Dawn P. Mc Clendon is the Assistant Director for the Los Angeles County Commission on HIV. The Los Angeles County Commission on HIV (COH) serves as the integrated prevention and care local planning council for planning, allocating, coordinating, and delivering HIV/AIDS and STD services. The COH comprises 51 members and represents a broad and diverse group of providers, consumers, and stakeholders. 33% of the members are individuals living with HIV who are federally funded Ryan White Program consumers.

Dawn began with the Commission in 2008 as an administrative assistant to the Executive Director. Through the years, she has nurtured an incredible connection with and passion for people experiencing less-than-ideal health and socioeconomic conditions, especially those living with and impacted by HIV. Dawn leads with a people-first approach by demonstrating empathy, compassion, and gratitude, which has allowed her to be instrumental in leading the efforts of the Commission’s consumer-centered caucuses – Consumer Caucus, Black/African American Caucus, and the Women’s Caucus – in addressing the needs and barriers to care and services and identifying opportunities to improve their health and wellness holistically. Dawn leads numerous community engagement efforts and initiatives on behalf of the Commission, and has become more emboldened in amplifying and championing the Black/African American community voice in addressing the historical disproportionate and devasting impact that HIV and STDs has had and continues to have on the community. 


Devi SenGupta, M.D., M.Phil.

Executive Director, Virology Clinical Development

Dr. SenGupta is Executive Director of Clinical Development at Gilead Sciences, leading the company’s HIV cure development program. Prior to joining Gilead in 2015, she was a physician scientist and Assistant Professor at the University of California San Francisco (UCSF). Her NIH-funded program focused on translational HIV immunology research. Dr. SenGupta received her Bachelor of Arts degree in Psychology/Biology at Harvard University, M. Phil. in Neuropsychology at Cambridge University (U.K.), M.D. at the University of Washington School of Medicine, and completed her internal medicine residency at Johns Hopkins Hospital and infectious diseases fellowship at UCSF. During her time at Gilead, she has led HIV treatment, HIV cure as well as COVID-19 clinical trials and programs and is a member of the HIV Franchise Strategy team. As global development and strategy lead of the HIV cure program, Devi provides direction for cross-functional internal teams and external multi-stakeholder collaborations developing combination approaches aimed at achieving long-term HIV remission. She also recently assumed the role of global Chair of the Women at Gilead Employee Resource Group. Devi’s leadership extends beyond Gilead; she has been an invited speaker to multiple international conferences, is part of the NIH Delaney HIV cure collaboratories, serves on the steering committee for the International AIDS Society (IAS) HIV Cure Industry Collaborative Group and is thrilled to have been recently nominated to the Advisory Council of the California HIV/AIDS Research Program (CHRP).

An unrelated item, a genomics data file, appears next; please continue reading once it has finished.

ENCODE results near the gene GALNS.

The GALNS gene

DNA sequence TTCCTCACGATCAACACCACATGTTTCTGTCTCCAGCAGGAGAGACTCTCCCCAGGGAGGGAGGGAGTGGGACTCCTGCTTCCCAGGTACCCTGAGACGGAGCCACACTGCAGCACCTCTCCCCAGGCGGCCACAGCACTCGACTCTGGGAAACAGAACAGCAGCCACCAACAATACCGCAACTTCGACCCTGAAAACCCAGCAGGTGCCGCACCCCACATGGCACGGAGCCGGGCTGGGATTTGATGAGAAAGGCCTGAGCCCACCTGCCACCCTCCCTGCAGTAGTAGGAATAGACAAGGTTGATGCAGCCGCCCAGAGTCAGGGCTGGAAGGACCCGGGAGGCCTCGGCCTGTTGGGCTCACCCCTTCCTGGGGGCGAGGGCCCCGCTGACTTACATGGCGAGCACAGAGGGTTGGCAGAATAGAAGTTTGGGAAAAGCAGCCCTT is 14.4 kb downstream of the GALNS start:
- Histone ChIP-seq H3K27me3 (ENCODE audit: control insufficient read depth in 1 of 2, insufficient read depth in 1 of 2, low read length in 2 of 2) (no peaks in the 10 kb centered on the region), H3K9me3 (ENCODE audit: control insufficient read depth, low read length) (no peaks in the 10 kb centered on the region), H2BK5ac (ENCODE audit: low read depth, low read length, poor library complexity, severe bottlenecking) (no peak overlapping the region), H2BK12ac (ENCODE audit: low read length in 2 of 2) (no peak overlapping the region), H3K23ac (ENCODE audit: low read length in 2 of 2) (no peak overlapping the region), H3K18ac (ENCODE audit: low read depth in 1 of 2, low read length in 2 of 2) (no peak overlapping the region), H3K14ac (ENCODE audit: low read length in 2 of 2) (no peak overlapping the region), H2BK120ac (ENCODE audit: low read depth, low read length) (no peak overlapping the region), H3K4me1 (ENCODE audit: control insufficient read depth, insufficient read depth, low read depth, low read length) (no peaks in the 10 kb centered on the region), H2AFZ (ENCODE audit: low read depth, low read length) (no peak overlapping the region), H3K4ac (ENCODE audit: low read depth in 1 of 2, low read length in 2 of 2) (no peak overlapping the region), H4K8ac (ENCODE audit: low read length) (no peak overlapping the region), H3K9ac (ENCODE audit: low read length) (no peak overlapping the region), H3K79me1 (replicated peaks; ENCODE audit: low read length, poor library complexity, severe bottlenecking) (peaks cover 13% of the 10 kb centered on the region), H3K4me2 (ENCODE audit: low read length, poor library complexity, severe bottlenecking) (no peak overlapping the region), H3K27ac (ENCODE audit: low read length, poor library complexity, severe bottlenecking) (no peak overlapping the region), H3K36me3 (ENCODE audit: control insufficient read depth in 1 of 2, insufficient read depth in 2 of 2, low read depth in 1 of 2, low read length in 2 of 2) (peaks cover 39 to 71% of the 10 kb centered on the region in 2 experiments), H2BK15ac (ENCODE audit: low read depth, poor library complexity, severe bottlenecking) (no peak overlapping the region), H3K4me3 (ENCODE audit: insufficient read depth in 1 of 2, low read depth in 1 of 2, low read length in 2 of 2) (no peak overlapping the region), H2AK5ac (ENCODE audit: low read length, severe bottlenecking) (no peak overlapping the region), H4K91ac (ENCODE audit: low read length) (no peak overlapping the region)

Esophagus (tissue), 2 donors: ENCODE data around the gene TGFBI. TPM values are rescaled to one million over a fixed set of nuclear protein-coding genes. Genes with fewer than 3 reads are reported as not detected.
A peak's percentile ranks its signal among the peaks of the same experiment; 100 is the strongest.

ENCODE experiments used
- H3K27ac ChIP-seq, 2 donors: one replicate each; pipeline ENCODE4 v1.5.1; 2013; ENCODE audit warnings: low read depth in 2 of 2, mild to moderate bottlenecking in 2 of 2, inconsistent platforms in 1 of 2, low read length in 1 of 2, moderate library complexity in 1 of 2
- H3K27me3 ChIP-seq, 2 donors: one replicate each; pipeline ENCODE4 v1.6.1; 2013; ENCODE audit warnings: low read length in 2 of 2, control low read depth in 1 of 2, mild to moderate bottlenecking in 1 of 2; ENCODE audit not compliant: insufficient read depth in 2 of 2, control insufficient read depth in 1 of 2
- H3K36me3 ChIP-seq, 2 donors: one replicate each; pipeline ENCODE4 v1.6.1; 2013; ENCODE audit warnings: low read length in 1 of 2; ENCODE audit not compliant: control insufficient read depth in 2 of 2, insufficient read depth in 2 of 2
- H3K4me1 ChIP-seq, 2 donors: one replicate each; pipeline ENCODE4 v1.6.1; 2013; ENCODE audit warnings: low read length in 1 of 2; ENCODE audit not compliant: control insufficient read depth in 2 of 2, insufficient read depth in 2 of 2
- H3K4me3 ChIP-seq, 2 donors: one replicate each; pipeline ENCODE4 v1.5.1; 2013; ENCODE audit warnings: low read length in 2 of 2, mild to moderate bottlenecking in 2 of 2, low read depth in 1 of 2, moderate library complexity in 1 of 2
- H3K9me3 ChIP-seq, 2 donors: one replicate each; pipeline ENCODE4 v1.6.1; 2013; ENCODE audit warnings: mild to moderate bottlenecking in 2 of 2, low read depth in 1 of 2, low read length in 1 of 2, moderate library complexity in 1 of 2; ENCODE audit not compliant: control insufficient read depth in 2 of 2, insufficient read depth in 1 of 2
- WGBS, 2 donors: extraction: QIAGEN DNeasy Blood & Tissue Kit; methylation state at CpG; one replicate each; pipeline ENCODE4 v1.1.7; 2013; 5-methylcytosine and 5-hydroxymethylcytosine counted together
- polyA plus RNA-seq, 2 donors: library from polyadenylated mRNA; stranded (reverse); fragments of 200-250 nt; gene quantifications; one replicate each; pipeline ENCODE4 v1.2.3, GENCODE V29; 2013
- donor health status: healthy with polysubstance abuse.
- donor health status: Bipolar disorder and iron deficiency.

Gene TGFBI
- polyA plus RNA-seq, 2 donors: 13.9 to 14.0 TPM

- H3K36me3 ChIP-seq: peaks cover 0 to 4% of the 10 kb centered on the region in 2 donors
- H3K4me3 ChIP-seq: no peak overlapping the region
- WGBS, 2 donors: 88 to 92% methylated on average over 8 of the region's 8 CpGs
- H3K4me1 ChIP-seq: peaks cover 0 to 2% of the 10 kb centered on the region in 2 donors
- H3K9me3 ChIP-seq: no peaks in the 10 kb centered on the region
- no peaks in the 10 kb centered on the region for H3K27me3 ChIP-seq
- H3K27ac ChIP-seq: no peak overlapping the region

Joel Wertheim, PhD (he/him)
Assistant Professor of Medicine, University of California, San Diego

Joel Wertheim is an Associate Professor of Medicine in Division of Infectious Diseases and Global Public Health at the University of California San Diego (UC San Diego). He received his PhD in Ecology and Evolutionary Biology. His research program focuses on (i) the use of viral genetic sequences to understand the origin and emergence of human viruses including SARS-CoV-2 and human herpes simplexviruses and (ii) the application of molecular epidemiology to understand HIV transmission dynamics and improve public health practice.

To this end, Dr. Wertheim has been awarded multiple NIH grants to study how HIV molecular analysis can be used to improve public health surveillance and prevention. Dr. Wertheim also serves as a research consultant analyst for the Detection and Response Branch (DRB) within the Division of HIV Prevention (DHP) at the Centers for Disease Control and Prevention (CDC).

Dr. Wertheim is a co-developer of HIV-TRACE, a web application to permit rapid construction of HIV molecular transmission networks. This tool has since been adopted by the CDC, as Secure HIV-TRACE, to facilitate HIV molecular surveillance by public health departments across the United States.


Kenny Banh, MD FACEP (he/him)

Assistant Dean, University of California San Francisco Fresno, Professor of Emergency Medicine, Director of Mobile Health and Learning University of California San Francisco Fresno

While working at a safety net hospital training program in the San Joaquin Valley, Dr. Banh created and directed UCSF Fresno Mobile Health and Learning (Mobile HeaL) a free mobile clinic system to address health inequities in the San Joaquin Valley in 2018. He has been the largest single provider of COVID testing, vaccinations and treatment in the region and handled the County’s MPOX response. Mobile HeaL provides free HIV and other STI screening and treatment to traditionally underserved populations including rural migrant farmworkers, homeless populations and communities of color.  Mobile HeaL is partnering with Lt. Governor Kounalakis’ administration and Upstream USA to provide free reproductive health services for the region.

Born and raised in rural Pennsylvania from a refugee family who fled war torn Vietnam, Dr. Banh has worked his entire career in safety net medicine and physician education programs targeting students from disadvantaged backgrounds.  Dr. Banh attended the University of Pennsylvania for college and Drexel University for medical school. He completed residency in Emergency Medicine at UCSF Fresno and has been at UCSF Fresno since 2004. Besides working in Emergency Medicine, his main administrative roles include as Assistant Dean of Undergraduate Medical Education and serves on the Association of American Medical Colleges Group on Regional Medical Campuses Steering Committee.